Fan and fighter reaction has been overwhelmingly positive: Bjorn Rebney is being edged out of Bellator. In his stead is former Strikeforce CEO and founder Scott Coker. The reason behind the celebratory atmosphere surrounding this news can be divided roughly into two halves, the first having to do with who Bjorn Rebney has become in the eyes of the public, and the second having to do with how we remember the work and leadership of Scott Coker.
Objections about Bjorn Rebney's leadership are well established: strong-arm tactics, favoritism, and then there's Rebney himself. An adamant promoter who's been, at times, a little too eager to spar with media and talent, who's done his share of dubious boasting. Thus various fighters' gleeful Twitter posts, and the fans' enthusiasm for a new Bellator, sans Rebney, avec Coker.
In the eight years he served as the CEO and corporate face of Strikeforce, Coker transformed his organization from a high-end regional product into a compelling alternative to the UFC. Compelling for high-level talent like Dan Henderson, Fedor Emelianenko, and Alistair Overeem because of good paydays, flexible promotional practices, and relatively lax obligations; compelling for fans, because of the signings of Henderson, Emelianeno, and Overeem. What we remember is that Coker was able to develop a strong competitor to the UFC without engaging in the hardline practices taken by his other promoters. So, when it comes to the future of Bellator, as far as fans and fighters are concerned, only good can come of Coker's leadership.
I'm here to say that's wildly optimistic.
I was a huge fan of Strikeforce. I was excited about their stable of fighters, I liked their promotion of women's MMA, and I thought they played an essential role in the marketplace. But, finally, most of what I liked about Strikeforce laid in its great potential. The actuality of Strikeforce was something decidedly, frequently disappointing.
There was Strikeforce's sluggish schedule--in 8 years, a total of 63 events, a hefty third of which came under the "Challengers" brand (and those cards that may as well have) which more or less defined the very outer limits of hardcore interest. There were the championships that went undefended--as heavyweight champion, Overeem fought for Strikeforce twice in four years, not due to injury, but because he preferred to pursue interests outside that organization. And there were the complaints from the likes of Gilbert Melendez and Tim Kennedy who grew frustrated waiting for an opportunity to fight. But no single one of these issues quite defines, comprehensively, what the real, endemic problem with Strikeforce was: narrative.
A fight will always have a certain sensational draw, but to hold fan interest and keep them coming back to one specific show, an organization needs to offer more. There must be a connection established between fighters and fans. There needs to be a feeling that these fights are building towards something. Fighters must be made known and credible relative to their peers in the promotion. This all falls under narrative.
Coherent narrative, self-contained, is largely why the UFC has enjoyed such sustained success. You didn't need to go to a fighter database to understand why Rich Franklin was important, because he was regularly, in the UFC, showing you. He had history within the promotion. And this was important when Anderson Silva blew into town--Silva's dismantling of Franklin would have been a hell of a sight no matter what, but it had particular weight because we knew who Rich Franklin was. PRIDE also excelled in this respect. Rivalries, win-streaks, title-runs, and campaigns of redemption were all to be found, and they were largely to be found in PRIDE alone. Again, no fighter database necessary. You didn't have to know what had happened in another promotion two years ago, you didn't have to look up bootleg clips online. All you had to do was watch.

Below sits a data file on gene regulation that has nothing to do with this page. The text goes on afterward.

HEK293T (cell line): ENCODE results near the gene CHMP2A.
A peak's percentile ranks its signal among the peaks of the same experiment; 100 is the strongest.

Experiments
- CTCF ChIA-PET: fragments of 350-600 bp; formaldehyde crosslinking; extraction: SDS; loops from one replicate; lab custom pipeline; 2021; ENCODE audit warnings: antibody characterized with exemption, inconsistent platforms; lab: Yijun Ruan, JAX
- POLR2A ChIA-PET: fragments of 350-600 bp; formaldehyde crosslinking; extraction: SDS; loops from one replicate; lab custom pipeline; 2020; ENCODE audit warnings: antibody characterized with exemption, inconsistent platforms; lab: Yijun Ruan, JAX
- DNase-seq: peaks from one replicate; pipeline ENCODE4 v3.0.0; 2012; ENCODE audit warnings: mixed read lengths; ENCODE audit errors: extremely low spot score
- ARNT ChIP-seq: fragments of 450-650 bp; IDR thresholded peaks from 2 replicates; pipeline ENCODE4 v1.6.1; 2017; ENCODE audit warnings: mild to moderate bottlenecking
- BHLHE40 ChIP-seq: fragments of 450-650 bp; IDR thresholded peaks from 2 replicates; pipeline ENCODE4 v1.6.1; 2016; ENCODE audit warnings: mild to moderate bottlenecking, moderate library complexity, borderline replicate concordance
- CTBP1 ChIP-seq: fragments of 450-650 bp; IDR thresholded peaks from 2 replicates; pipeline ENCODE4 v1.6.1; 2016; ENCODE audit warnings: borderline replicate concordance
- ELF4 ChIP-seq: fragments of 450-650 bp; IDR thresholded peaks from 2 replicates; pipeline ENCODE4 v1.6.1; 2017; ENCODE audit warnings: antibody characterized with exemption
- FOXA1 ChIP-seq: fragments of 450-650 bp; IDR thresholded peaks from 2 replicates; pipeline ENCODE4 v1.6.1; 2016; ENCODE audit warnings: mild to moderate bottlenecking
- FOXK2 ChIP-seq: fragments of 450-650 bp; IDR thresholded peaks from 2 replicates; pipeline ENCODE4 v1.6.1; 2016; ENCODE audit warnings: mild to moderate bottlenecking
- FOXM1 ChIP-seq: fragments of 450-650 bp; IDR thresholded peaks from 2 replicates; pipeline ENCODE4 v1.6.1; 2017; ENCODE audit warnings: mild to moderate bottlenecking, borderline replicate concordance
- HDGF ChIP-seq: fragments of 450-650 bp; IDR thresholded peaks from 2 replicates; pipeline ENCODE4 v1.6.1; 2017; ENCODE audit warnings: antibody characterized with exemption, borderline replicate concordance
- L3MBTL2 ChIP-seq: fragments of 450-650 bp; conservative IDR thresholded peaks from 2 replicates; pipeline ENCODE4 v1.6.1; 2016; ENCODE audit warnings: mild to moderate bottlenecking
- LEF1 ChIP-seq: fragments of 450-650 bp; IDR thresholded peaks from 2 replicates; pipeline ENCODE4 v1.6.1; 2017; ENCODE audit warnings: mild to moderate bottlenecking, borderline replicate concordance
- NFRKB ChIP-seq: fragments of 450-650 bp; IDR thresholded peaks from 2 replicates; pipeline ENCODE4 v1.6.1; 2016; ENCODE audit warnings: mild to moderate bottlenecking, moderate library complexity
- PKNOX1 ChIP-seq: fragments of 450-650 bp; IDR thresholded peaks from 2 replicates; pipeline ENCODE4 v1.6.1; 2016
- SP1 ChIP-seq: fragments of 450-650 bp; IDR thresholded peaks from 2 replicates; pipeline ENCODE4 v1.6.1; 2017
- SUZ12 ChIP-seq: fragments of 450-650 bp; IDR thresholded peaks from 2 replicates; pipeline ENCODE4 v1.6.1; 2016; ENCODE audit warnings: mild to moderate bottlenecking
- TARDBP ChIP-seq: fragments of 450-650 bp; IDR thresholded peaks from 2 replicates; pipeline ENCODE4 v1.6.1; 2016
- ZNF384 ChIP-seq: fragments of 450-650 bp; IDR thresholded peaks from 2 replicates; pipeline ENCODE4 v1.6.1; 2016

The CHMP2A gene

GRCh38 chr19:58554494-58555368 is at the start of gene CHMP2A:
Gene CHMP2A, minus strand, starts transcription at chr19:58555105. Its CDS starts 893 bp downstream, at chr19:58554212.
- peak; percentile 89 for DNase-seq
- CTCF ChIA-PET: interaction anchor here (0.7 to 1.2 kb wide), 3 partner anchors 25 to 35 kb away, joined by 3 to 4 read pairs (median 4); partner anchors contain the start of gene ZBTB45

Coherent narrative is not something that Strikeforce was really able to develop during its time as a big league promotion. It's bad storytelling when half of the challengers to Gilbert Melendez's lightweight title had never fought in Strikeforce before; when Luke Rockhold's run to the middleweight championship takes place on little-seen Challengers shows; when the great majority of the undercards are full of fighters you'll never see in the organization again.
Storytelling is, however, something that Bellator has managed to do fairly well. Why?
121 Bellator events in five years. Dozens of fighters made recognizable through their organization. That's pretty damn good. And it is, of course, due in large part to Bellator's tournament format. However, that tournament format only remains functional because Bjorn Rebney's Bellator, like PRIDE and the UFC, have had fighters competing for them consistently, if not exclusively. That is key, and you need look no further than Strikeforce's heavyweight tournament for proof. A talent-rich competition that should have solidified Strikeforce as a major player, the tournament was instead undermined by delays and drop-outs that were a clear product of the soft commitments Coker elicited from fighters. Obligating fighters is simply not something that Scott Coker and Strikeforce were ever very interested or adept at.
Let me be clear, I've never been a fan of the bullying that fighters have suffered by the UFC, or Bellator. Fighters absolutely deserve the lion's share of credit, financial and otherwise. They deserve respect and recognition. And let me be clear, also, that Strikeforce put on a lot of fun fights.
But Strikeforce was also, by the end, a bit of a mess. Muddy title pictures, errant fighters--long-term, it wasn't a great look. And unless Coker is more willing to be the bad guy once in a while and find a better balance between accommodating and compelling his fighters, MMA's latest best chance at a viable UFC alternative will wind up in the same mess again.